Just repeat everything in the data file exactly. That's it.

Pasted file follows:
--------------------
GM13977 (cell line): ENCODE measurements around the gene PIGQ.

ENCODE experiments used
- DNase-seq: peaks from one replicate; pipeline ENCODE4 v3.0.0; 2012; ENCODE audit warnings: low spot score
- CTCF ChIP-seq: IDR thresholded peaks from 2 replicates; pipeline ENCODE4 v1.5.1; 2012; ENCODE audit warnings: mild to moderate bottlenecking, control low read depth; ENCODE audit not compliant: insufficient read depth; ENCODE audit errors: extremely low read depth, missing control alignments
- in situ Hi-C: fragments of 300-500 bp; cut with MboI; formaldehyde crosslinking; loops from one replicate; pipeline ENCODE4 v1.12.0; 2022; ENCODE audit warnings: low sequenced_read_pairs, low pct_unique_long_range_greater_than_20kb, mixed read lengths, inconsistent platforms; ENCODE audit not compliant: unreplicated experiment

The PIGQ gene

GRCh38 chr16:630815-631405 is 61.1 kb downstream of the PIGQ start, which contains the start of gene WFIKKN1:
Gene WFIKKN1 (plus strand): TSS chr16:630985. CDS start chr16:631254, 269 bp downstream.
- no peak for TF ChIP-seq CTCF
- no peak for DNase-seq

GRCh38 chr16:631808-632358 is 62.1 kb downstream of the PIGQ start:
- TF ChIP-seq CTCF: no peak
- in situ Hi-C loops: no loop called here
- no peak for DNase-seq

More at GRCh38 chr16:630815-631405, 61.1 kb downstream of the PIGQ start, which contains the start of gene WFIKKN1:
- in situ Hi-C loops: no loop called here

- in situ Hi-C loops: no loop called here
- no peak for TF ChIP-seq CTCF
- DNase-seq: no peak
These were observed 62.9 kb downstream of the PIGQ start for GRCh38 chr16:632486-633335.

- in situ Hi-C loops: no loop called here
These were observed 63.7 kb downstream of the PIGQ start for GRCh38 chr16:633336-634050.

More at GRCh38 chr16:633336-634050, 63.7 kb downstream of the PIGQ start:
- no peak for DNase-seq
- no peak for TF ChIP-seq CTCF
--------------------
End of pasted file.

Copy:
GM13977 (cell line): ENCODE measurements around the gene PIGQ.

ENCODE experiments used
- DNase-seq: peaks from one replicate; pipeline ENCODE4 v3.0.0; 2012; ENCODE audit warnings: low spot score
- CTCF ChIP-seq: IDR thresholded peaks from 2 replicates; pipeline ENCODE4 v1.5.1; 2012; ENCODE audit warnings: mild to moderate bottlenecking, control low read depth; ENCODE audit not compliant: insufficient read depth; ENCODE audit errors: extremely low read depth, missing control alignments
- in situ Hi-C: fragments of 300-500 bp; cut with MboI; formaldehyde crosslinking; loops from one replicate; pipeline ENCODE4 v1.12.0; 2022; ENCODE audit warnings: low sequenced_read_pairs, low pct_unique_long_range_greater_than_20kb, mixed read lengths, inconsistent platforms; ENCODE audit not compliant: unreplicated experiment

The PIGQ gene

GRCh38 chr16:630815-631405 is 61.1 kb downstream of the PIGQ start, which contains the start of gene WFIKKN1:
Gene WFIKKN1 (plus strand): TSS chr16:630985. CDS start chr16:631254, 269 bp downstream.
- no peak for TF ChIP-seq CTCF
- no peak for DNase-seq

GRCh38 chr16:631808-632358 is 62.1 kb downstream of the PIGQ start:
- TF ChIP-seq CTCF: no peak
- in situ Hi-C loops: no loop called here
- no peak for DNase-seq

More at GRCh38 chr16:630815-631405, 61.1 kb downstream of the PIGQ start, which contains the start of gene WFIKKN1:
- in situ Hi-C loops: no loop called here

- in situ Hi-C loops: no loop called here
- no peak for TF ChIP-seq CTCF
- DNase-seq: no peak
These were observed 62.9 kb downstream of the PIGQ start for GRCh38 chr16:632486-633335.

- in situ Hi-C loops: no loop called here
These were observed 63.7 kb downstream of the PIGQ start for GRCh38 chr16:633336-634050.

More at GRCh38 chr16:633336-634050, 63.7 kb downstream of the PIGQ start:
- no peak for DNase-seq
- no peak for TF ChIP-seq CTCF